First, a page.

While paralysis might be the general term to refer to spinal cord damage and the resultant injuries, medical professionals classify four different types of paralysis based on four main characteristics. Depending on numerous factors such as the type of impact and the location of the injury along the spine, individuals can suffer different degrees and durations of paralysis.
Doctors can classify paralysis based on several characteristics, but the four most common types are:
- Severity is measured by the degree to which muscle function is lost. The loss can be partial or complete.
- Duration refers to how long the paralysis lasts. In general, based on the injury or medical condition, the paralysis can be temporary, periodic or permanent.
- Muscle tension refers to how the muscles are impacted by the spinal cord damage. Flaccid paralysis can cause the muscles to shrink or deteriorate while spastic paralysis can lead to muscle stiffness, involuntary spasms and muscle weakness.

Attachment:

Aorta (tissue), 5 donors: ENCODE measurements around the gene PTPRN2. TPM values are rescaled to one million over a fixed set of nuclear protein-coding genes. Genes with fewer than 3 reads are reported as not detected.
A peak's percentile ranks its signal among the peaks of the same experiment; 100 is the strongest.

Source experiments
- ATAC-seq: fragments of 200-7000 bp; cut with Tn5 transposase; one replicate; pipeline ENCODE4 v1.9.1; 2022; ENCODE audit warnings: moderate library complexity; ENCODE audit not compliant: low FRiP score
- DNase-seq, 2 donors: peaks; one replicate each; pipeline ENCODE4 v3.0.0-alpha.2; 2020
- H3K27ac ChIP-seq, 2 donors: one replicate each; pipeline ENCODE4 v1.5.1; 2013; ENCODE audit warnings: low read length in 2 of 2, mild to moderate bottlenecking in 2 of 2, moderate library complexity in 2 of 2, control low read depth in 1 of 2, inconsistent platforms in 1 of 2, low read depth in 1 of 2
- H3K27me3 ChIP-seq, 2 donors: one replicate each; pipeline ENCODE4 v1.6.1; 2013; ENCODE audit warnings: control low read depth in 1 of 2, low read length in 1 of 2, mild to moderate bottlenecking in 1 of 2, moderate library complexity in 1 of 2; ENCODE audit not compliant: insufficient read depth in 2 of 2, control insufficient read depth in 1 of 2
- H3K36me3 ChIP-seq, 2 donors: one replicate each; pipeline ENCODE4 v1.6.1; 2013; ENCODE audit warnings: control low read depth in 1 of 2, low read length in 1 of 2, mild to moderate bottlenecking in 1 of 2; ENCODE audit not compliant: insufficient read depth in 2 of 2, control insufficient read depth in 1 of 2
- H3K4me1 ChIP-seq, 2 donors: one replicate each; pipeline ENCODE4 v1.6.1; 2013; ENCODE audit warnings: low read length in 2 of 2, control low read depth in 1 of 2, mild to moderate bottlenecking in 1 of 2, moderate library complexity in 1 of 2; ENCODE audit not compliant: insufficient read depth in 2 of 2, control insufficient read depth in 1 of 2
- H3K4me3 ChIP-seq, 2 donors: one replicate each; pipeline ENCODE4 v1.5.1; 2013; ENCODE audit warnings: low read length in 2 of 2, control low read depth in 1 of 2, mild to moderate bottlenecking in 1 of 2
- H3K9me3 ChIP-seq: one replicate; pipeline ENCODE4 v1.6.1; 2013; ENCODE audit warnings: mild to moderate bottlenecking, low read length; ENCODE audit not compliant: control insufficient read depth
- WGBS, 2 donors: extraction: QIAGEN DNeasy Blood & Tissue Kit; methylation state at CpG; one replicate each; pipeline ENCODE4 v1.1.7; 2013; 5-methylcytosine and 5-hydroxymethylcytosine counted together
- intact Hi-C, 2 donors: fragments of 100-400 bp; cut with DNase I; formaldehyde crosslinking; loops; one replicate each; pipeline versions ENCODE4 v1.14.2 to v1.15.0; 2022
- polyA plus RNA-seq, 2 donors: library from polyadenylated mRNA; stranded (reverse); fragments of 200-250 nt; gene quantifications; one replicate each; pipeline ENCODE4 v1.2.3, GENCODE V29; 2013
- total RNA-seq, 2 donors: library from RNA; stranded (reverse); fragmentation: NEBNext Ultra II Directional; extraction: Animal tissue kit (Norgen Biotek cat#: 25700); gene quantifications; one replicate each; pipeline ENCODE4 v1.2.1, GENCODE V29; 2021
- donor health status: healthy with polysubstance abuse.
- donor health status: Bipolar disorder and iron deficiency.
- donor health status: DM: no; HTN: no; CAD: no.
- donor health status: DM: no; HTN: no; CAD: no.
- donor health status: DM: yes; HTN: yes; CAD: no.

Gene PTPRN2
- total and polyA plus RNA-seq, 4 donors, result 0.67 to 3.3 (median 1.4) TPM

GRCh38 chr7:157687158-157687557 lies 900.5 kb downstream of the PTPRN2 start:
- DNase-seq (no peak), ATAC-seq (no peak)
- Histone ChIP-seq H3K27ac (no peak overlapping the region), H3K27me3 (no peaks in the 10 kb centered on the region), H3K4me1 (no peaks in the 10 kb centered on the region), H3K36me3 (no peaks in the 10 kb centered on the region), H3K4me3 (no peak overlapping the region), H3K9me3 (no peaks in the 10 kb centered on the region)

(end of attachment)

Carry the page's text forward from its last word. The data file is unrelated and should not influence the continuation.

- Location refers to the position on the spine the damage occurs. In essence, the higher up along the spinal cord, the greater the chance for significant injury. Paralysis can be either localized or generalized and can fall into four categories:
- Monoplegia: Paralysis that affects one limb such as an arm or a leg.
- Hemiplegia: Paralysis that affects both the arm and the leg on the same side of the body.
- Paraplegia: Paralysis that affects both legs and often impacts the hips and organs in the lower abdomen.
- Quadriplegia: Paralysis that affects both arms and legs. Additionally, quadriplegia can impact the muscles in the body trunk and the function of the internal organs.
Spinal cord injuries can result from a motor vehicle collision, a fall from height, or being crushed by falling debris or toppled equipment. The damage can be significant and lifelong. It is crucial that you act quickly to learn more about your options for monetary recovery or workers’ compensation benefits through the legal process.